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Remember all those Pokémon cards that you probably folded up, stuck in your pocket, or traded away to friends when you were younger? Well complete sets of the standard cards can go for hundreds of dollars on eBay. And single, ultra-rare cards can be well into the thousands—like the holograph Charizard that sold for $11,999. Of course they have to be graded and examined by experts to catch that price, but even a stack of the run-of-the-mill cards in mint condition can fetch a few bucks.

8. KANSAS QUARTERS

Kansas quarters
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When the "T" on a coin pressing machine got a smudge on it, a batch of Kansas state quarters had its motto accidentally altered from “In God We Trust” to the far more thought-provoking "In God We Rust." The error didn't last long, but the irregular coins made it out into the world and are now valued at around $100 each. So check those jars of coins you have sitting around; you might have a very valuable printing error on your hands.

9. CHINA SETS

Fine China
iStock

Chances are someone in your family has a china set stacked in a cabinet, waiting for that fancy dinner party that never comes. If you're looking to offload it and make a little money, do your research. China can have a lot of value on sites like eBay and EBTH, and you want to make sure you maximize its worth. If you think it's a nice enough set, bring it to an antique dealer and see—at the very least, you can get a ballpark estimate of its value. Some go for hundreds, if not thousands, online.

10. THE ORIGINAL KENNER STAR WARS FIGURES

The Millennium Falcon toy
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When the original Star Wars movie hit theaters, there was one massive oversight: There were no toys ready for the premiere. No one thought the movie would become the sensation that it has, so Kenner had to rush to get a proper toy line out the year after the movie's release. But when those toys finally hit, it was seismic.

Star Wars toys flew off shelves, and they've become incredible collectors' items today, especially the ones from the '70s and '80s. A 1978 Luke Skywalker toy—the one with the double-telescoping lightsaber—sold at auction for $25,000. And that's not even close to all. There are vintage Boba Fetts going for around $2500 and obscure, pre-Hayden Christensen Anakin Skywalkers going for up to $3000.

Then, of course, there are the vehicles and spaceships, like the original Millennium Falcon, which can net $3000 if it's still in the box. Countless kids had these toys somewhere in the '70s and '80s, and there's a chance you've got a few in your family.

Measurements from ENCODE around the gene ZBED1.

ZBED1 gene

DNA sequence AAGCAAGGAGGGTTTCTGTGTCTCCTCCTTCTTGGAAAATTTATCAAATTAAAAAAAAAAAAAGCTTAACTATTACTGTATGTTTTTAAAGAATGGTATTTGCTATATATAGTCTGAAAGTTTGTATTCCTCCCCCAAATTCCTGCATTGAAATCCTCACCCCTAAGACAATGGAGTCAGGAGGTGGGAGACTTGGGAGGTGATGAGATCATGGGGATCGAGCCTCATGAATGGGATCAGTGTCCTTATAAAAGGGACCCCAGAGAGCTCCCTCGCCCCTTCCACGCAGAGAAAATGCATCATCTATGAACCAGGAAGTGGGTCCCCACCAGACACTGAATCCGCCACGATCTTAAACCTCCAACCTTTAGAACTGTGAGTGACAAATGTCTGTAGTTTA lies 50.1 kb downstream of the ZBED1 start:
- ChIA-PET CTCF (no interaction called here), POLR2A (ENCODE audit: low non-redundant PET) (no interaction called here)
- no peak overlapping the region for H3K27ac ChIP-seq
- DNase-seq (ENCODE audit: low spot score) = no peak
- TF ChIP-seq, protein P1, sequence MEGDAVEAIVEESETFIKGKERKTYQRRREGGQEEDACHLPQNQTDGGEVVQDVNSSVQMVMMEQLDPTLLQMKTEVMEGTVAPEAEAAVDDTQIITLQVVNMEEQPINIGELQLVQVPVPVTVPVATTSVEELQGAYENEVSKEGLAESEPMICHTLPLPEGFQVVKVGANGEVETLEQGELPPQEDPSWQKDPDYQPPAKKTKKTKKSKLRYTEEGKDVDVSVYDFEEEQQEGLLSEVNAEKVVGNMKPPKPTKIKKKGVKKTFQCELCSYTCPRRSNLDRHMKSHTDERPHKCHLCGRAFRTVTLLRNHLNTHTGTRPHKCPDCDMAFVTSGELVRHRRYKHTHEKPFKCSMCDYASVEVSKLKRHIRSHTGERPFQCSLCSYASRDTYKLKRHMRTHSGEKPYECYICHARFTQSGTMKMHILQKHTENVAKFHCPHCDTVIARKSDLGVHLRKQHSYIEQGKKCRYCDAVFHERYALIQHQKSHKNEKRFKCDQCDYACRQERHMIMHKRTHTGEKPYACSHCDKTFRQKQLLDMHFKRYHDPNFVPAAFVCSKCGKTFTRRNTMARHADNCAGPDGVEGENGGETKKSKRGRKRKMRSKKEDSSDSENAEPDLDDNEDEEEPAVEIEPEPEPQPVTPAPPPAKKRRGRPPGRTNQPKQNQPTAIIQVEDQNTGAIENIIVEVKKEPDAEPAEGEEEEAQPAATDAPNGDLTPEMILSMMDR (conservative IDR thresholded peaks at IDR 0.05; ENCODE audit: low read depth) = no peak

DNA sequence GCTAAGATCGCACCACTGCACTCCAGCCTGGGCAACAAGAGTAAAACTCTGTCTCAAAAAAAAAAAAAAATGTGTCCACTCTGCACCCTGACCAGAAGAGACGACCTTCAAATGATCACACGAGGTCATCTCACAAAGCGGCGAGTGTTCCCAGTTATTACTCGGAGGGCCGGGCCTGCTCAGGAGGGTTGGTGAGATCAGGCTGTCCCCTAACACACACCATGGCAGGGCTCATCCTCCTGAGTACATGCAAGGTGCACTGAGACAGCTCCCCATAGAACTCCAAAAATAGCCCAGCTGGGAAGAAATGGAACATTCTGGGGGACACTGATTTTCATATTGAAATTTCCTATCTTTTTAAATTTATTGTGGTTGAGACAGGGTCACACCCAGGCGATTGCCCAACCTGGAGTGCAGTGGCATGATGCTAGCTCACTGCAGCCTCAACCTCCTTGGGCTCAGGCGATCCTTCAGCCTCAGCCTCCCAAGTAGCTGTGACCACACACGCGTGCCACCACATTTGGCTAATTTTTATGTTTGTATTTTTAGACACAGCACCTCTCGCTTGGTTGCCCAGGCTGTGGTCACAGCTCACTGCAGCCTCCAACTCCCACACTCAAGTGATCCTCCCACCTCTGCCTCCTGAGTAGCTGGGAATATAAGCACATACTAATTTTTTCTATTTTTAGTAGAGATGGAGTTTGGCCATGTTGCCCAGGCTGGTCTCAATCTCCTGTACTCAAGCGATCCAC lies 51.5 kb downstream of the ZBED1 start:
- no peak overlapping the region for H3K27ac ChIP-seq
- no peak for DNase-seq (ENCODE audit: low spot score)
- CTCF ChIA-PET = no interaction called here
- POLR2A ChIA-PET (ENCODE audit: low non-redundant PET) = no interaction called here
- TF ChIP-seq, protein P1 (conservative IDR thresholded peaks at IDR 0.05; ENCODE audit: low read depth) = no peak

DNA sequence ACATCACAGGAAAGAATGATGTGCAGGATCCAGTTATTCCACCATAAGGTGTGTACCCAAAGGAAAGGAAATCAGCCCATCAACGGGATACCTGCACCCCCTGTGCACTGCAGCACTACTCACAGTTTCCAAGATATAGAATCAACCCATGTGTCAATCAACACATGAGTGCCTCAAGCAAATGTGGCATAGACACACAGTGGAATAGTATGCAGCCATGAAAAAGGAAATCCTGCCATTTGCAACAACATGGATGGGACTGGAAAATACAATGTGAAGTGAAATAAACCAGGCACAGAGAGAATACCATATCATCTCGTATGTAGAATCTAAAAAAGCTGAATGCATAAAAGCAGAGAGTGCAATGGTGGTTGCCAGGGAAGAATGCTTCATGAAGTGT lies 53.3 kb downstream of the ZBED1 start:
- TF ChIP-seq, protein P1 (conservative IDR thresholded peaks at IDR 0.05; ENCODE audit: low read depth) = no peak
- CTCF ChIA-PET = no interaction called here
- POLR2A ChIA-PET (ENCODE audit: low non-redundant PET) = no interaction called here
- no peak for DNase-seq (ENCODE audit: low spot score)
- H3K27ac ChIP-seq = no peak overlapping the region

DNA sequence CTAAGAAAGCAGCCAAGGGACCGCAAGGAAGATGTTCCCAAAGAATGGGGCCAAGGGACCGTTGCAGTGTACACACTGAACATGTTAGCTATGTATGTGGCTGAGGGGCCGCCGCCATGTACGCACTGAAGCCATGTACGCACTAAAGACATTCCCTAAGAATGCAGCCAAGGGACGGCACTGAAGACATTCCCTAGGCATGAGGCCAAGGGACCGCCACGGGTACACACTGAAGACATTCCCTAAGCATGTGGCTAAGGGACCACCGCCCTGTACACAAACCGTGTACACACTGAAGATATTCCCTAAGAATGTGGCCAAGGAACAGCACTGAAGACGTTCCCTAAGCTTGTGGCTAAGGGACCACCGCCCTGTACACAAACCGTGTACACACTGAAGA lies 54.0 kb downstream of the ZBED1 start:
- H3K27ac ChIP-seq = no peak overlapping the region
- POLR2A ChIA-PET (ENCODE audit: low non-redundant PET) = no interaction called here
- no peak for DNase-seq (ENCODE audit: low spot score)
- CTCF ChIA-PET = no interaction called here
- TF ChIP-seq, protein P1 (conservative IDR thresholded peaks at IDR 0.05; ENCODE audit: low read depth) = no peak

11. VINTAGE LUNCHBOXES

Snoopy lunch box
Caren Pilgrim, Flickr // CC BY-ND 2.0

Lunchboxes have made their way to becoming one of the most cherished collectors' items around. Cartoon characters, superheroes, and rock groups have all been slapped on the side of a tin box for kids to put their PB&J sandwiches in. And now they can be worth well over $100.

This Bonanza lunchbox sold for $130, while The Beatles, even in poor condition, could command around $400. That's just the start. The Munsters, Superman, Lost in Space—they're all going for well over $100, and in some cases will end up over $200. Then there are the surprises like The Wild, Wild West getting bids for $225, while Disney's Davy Crockett is nearing $230. If you have one that you feel can be valuable, do a little research and see what similar ones are going for online.

12. PYREX

A stack of Pyrex bowls
Jessica Fiess-Hill, Flickr // CC BY 2.0

Don't waste your time wondering why, just know this: People love vintage Pyrex. Need proof? There’s a butter dish going for $225 on eBay. There are other listings, too. Bowl sets are going for more than $300 and a chip and dip set is closing in on $100. Turns out there could be a little green in grandma's old casserole dish.

13. AMERICAN GIRL DOLLS

Girl holding American Girl doll
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Those original American Girl dolls from 1986 are a popular collector's item now, with Samantha selling as high as $4200 on eBay. Of course that included her outfits and accessories, but other dolls have been known to go for more than $2800. Even dolls out of their original packaging can get a listing for hundreds of dollars, which is a nice little profit from their original price.

14. OLD TYPEWRITERS

Picture of an orange typewriter
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That old, forgotten typewriter in your garage might be worthless to you, but for those who like the soothing clickety-clack of the keys, it could hold real value. On eBay, some typewriters in good condition are going for nearly $200, with this unique orange one getting bids for more than $250. Some of the older antique models can go even higher, with current bids coming in at anywhere from $475 to $560.

The world of typewriters is complex, with so many different manufacturers and models hitting the market in the 20th century. Remember, though, people won't spend big on something like a typewriter simply because it's old. See if it's in good shape and test it out—if it's fashionable and functional, you might get some real interest in it.

15. VINTAGE HE-MAN, G.I. JOE, AND TRANSFORMERS TOYS

Picture of a He-Man toy